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Boxing Club, Watchet© Tim Richmond 2022 courtesy Loose Joints

A bleak but beautiful portrait of life on the Bristol Channel

Tim Richmond’s new book, Love Bites, captures the human impact of austerity, food poverty and rural economic decline

The sombre remains of Wansborough Paper Mill, closed after 265 years as Watchet’s biggest employer. The muddy exterior of a homeless shelter. A mound of Pot Noodles on the shelf of a food bank. When Tim Richmond began documenting the coastal towns of West Somerset in 2014, he didn’t do it with a political agenda. But – echoing the stark social realism of British filmmakers like Ken Loach and Andrea Arnold – the human impact of austerity, food poverty and rural economic decline in the culminating images is hard to miss.

Love Bites, Richmond’s cinematic new photobook, is a product of six years spent drifting between the margins of Minehead, Watchet, Bridgwater, Burnham-on-Sea and Weston-super-Mare: an approximate 20-mile stretch along the Bristol Channel, as the crow flies. Where the photographer’s last major body of work, The Last Best Hiding Place (2015), constituted his take on the overwhelmingly well-documented American West, Love Bites is the polar opposite. It is a quiet but piercing portrait of a place largely undocumented in art history – and, in many ways, forgotten by society at large.

“It is literally bypassed, as well,” Richmond says of West Somerset, where he moved in 2006. “It's bypassed by people bombing down to North Devon and to Cornwall [in the car]. People tend not to stop on this little stretch of the coast... But in its own way, it has this incredible charm.”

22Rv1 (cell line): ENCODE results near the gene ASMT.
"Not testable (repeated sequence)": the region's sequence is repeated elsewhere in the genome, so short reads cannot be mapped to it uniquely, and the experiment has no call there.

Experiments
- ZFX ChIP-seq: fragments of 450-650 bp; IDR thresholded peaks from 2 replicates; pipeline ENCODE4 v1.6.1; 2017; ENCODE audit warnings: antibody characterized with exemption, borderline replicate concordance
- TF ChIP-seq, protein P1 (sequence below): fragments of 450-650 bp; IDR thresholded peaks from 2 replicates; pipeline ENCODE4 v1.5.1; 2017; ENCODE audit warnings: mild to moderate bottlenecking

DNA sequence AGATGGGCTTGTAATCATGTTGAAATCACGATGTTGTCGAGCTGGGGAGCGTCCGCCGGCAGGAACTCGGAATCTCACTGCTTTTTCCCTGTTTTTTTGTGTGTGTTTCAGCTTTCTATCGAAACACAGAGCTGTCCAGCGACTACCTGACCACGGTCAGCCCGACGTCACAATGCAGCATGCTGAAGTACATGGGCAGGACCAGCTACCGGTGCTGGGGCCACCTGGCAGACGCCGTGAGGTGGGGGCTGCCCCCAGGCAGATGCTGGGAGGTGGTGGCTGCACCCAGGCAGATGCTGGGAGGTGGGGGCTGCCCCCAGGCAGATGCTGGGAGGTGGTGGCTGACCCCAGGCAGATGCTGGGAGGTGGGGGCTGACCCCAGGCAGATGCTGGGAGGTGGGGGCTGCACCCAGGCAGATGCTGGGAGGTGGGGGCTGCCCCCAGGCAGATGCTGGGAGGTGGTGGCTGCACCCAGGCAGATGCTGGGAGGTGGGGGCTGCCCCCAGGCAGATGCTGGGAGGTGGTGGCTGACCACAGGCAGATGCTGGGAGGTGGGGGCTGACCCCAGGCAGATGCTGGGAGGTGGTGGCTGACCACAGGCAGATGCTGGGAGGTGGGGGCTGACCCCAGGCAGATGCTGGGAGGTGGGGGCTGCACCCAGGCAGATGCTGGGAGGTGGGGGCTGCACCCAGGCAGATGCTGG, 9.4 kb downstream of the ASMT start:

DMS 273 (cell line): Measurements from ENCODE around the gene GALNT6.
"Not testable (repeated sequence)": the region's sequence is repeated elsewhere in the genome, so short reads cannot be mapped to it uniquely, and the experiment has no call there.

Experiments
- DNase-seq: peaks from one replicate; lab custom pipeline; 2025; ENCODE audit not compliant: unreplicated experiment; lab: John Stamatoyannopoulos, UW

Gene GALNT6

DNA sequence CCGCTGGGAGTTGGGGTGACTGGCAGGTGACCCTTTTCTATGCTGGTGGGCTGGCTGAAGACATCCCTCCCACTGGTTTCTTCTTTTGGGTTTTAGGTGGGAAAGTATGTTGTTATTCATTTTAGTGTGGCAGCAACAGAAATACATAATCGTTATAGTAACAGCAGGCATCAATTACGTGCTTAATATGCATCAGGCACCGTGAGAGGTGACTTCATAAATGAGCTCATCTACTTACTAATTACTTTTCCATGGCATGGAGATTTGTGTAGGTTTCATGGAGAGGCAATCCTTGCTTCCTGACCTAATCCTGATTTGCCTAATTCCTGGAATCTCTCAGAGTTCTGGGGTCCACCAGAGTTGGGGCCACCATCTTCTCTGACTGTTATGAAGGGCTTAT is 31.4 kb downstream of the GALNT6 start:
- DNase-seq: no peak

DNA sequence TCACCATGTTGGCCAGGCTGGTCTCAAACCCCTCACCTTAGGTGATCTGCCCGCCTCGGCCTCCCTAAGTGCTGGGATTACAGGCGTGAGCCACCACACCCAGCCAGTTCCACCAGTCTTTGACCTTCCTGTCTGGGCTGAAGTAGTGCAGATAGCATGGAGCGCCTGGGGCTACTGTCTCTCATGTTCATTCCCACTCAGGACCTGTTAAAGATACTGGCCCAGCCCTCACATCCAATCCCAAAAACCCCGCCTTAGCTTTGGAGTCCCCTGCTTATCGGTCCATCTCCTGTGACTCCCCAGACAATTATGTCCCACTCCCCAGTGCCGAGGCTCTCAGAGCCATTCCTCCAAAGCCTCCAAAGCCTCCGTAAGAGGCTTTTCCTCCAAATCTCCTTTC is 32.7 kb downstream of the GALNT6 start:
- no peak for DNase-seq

Like many of the UK’s seaside towns, those pictured in Love Bites were developed to cater to the nation’s growing domestic tourism trade in the 19th century. But with the rise of low-fare air travel to Europe around the 1970s, they soon dropped off the popular map. Factors like poor access to employment opportunities, low pay and a lack of affordable housing have been driving up coastal poverty for decades, and austerity made things significantly worse. The constituencies of Weston-super-Mare and Bridgwater & West Somerset are Tory strongholds nonetheless.

Richmond’s book doesn’t locate any of its images within this context. Or really any context, for that matter. Love Bites includes no curatorial text, and even over Zoom, the photographer is careful not to say anything that might “short-change the viewer”; that is, to ascribe any particular message or narrative to the work. “When people come to it with their own imagination, I think that’s probably far stronger than any explanation I could give them,” he says. “That’s the power of image-making.”

Rather, in each solemn gaze or drizzly seascape, each empty hotel room or deserted arcade, there is a lingering ambiguity that both enthrals and unsettles. Such scenes are unfixed stories; springboards that invite viewers to contemplate things that may have happened, or may still happen. But saying nothing for certain. 

There is one piece of text in the book. Printed on the first page, in small letters, words read: To a small stretch of the Bristol Channel – a love letter. Richmond acknowledges some audiences may not read it that way, were the words not there. “But it feels like that to me,” he says. “To the people. The places. Even the endless muddy estuaries. Sometimes love can be bitter and hard. But I lived there for a long time. And I grew to love it in a very true way.”

Love Bites is out now via Loose Joints Publishing